Interview with Heather Sweeney 01/11/2021
Heather Sweeney, lives in San Diego where she writes, and does visual art. Her chapbooks include Just Let Me Have This (Selcouth Station Press) and Same Bitch, Different Era: The Real Housewives Poems (above/ground press). She is also the author of the collections, Dear Marshall, Language is Our Only Wilderness (Spuyten Duyvil Press) and Call Me California (Finishing Line Press). Her chapbook, The Book of Likes is forthcoming from The Hunger Press in 2021. You can find her walking her dog and looking at trees.
What projects are you currently working on?
Right now I am working on some poems called Always the Sun. They are very much influenced by the pandemic and experiences of sheltering in place. I am also working on a series of abstract paintings called Soft Graffiti in which I am working with layered intuitive markings. My work, as a whole, is created very much in the moment and I don’t plan projects; I try to let them emerge.
How has this pandemic affected or shifted your practice/changed your projects?
As a writer and artist, I think that the conditions under which I work have not really changed that much, but the content is certainly influenced by the pandemic. I wrote some poems at the beginning of the pandemic that blend the “realities” of social media and sheltering in place. I am now thinking about the idea of instability and how the current climate serves to highlight the myth of stability now more than ever.
What has your journey been like as an artist or creative person?
My journey has been a long and inconsistent one. I have always loved drawing and painting. As a teenager in a small town in Michigan, I spent many late hours drawing and writing poems in my bedroom. I was inspired by new wave music, Andy Warhol and MTV. At the time, I thought I’d become a famous artist and live in California someday. Well, part of that did come true. I feel at home in San Diego and I have been manifesting this life for many years. In between then and now, I taught English at high schools, community colleges and universities in Michigan, Arizona, and California. I had abandoned my true self and was settling for something that loosely related to my dreams.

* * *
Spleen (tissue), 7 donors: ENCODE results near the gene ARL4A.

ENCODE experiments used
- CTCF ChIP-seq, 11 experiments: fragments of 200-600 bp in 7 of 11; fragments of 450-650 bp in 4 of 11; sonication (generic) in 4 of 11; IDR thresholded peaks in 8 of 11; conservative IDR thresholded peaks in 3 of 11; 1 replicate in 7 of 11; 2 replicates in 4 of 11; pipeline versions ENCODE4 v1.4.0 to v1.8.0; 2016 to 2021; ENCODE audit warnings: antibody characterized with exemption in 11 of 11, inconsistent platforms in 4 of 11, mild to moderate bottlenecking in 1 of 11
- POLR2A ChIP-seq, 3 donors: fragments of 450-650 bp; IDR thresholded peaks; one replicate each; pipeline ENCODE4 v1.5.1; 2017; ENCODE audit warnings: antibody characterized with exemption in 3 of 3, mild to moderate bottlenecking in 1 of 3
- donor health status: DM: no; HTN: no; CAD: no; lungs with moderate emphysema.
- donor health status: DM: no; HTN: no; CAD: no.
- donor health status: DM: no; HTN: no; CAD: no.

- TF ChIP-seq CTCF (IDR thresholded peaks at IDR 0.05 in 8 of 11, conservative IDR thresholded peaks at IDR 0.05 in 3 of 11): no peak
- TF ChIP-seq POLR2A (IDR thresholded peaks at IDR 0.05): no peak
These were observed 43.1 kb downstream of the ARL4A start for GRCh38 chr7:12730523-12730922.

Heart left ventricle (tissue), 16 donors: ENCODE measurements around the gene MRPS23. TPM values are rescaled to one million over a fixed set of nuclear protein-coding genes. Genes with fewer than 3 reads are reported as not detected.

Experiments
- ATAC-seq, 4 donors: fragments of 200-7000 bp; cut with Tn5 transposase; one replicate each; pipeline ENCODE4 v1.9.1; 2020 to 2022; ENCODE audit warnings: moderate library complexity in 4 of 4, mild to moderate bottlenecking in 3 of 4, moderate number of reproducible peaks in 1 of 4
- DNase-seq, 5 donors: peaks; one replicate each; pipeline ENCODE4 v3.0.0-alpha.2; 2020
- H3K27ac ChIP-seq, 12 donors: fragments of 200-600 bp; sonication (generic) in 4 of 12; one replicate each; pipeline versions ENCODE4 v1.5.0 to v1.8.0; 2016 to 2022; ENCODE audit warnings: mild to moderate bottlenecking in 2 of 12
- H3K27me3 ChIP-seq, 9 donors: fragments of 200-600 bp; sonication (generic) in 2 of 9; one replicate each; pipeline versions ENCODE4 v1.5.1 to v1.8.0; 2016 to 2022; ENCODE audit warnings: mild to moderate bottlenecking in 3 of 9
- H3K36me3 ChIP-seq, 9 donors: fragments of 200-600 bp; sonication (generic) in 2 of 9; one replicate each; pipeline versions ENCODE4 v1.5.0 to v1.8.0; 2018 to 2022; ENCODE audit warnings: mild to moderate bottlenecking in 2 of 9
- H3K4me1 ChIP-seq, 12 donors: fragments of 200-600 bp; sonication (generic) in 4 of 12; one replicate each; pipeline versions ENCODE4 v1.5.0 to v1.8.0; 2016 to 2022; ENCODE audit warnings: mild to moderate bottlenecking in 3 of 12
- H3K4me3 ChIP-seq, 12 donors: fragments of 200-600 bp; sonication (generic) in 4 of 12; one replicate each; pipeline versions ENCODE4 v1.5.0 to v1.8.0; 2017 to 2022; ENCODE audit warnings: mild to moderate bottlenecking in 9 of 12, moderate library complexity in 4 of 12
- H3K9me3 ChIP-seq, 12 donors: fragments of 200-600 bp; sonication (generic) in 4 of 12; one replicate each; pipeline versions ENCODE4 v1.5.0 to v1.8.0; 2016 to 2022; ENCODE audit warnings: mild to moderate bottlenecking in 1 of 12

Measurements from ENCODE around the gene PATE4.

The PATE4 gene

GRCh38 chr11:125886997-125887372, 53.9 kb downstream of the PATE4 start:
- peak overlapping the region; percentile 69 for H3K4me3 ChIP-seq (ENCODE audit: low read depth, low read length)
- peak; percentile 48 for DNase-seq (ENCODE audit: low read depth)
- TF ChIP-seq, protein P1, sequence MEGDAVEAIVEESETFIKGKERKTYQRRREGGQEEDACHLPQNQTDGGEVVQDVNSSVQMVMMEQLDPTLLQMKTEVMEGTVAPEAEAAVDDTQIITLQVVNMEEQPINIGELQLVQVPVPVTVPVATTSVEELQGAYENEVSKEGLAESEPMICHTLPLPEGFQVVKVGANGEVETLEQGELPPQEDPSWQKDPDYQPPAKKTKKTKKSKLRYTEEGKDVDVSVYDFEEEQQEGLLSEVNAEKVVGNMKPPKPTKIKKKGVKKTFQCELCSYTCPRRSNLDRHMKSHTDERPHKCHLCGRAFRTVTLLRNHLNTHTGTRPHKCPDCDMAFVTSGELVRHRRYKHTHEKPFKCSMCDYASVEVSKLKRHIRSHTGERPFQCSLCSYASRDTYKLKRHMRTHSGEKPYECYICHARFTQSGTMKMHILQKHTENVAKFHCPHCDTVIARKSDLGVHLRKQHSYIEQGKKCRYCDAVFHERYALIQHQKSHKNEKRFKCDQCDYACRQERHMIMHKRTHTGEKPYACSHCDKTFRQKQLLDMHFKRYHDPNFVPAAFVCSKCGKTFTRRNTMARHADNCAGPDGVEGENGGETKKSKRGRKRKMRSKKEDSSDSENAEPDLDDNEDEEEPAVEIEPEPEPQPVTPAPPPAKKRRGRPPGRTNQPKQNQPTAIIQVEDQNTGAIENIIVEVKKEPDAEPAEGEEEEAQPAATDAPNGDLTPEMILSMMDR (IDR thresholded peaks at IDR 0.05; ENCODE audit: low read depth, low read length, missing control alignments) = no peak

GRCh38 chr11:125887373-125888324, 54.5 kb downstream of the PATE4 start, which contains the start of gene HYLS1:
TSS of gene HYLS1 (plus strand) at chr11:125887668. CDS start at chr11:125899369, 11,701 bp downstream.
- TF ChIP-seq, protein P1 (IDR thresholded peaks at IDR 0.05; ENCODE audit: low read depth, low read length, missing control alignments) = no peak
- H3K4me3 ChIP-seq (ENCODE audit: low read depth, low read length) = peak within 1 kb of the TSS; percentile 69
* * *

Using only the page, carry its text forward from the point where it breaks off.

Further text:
I pursued my MFA in Writing in 2014. I never imagined it possible, but not only did I get into one of my top choices, but I was also granted a full-ride fellowship at Naropa University in Boulder. I knew I had to go even though that meant spending time away from my husband and our beloved dog, Dexter. While at Naropa, I wrote my first full-length poetry book, Dear Marshall, Language is Our Only Wilderness which was just published by Spuyten Duyvil Press.
After my MFA, I took a year off of writing and starting doing visual art again, and I feel that these pursuits are very connected. A year later, in 2018, Selcouth Station published my first chapbook, Just Let Me Have This, and above/ground press published my second chapbook, Same Bitch, Different Era: The Real Housewives Poems, shortly thereafter. Later, I wrote my second full-length book, Call Me California, which is coming out soon by Finishing Line Press. Right now, I am both writing and painting and spend a lot of time in my home studio with my dog as my assistant.
Do you have any tips for up-and-coming, or rising artists/creatives?
I think that my number one piece of advice is to stay true to yourself as a person and as an artist. Don’t compare yourself to others. Keep doing the work. Think about your intentions behind the work. Keep experimenting. Be bold. Don’t be afraid.
You can find Heather online: heathercsweeney.com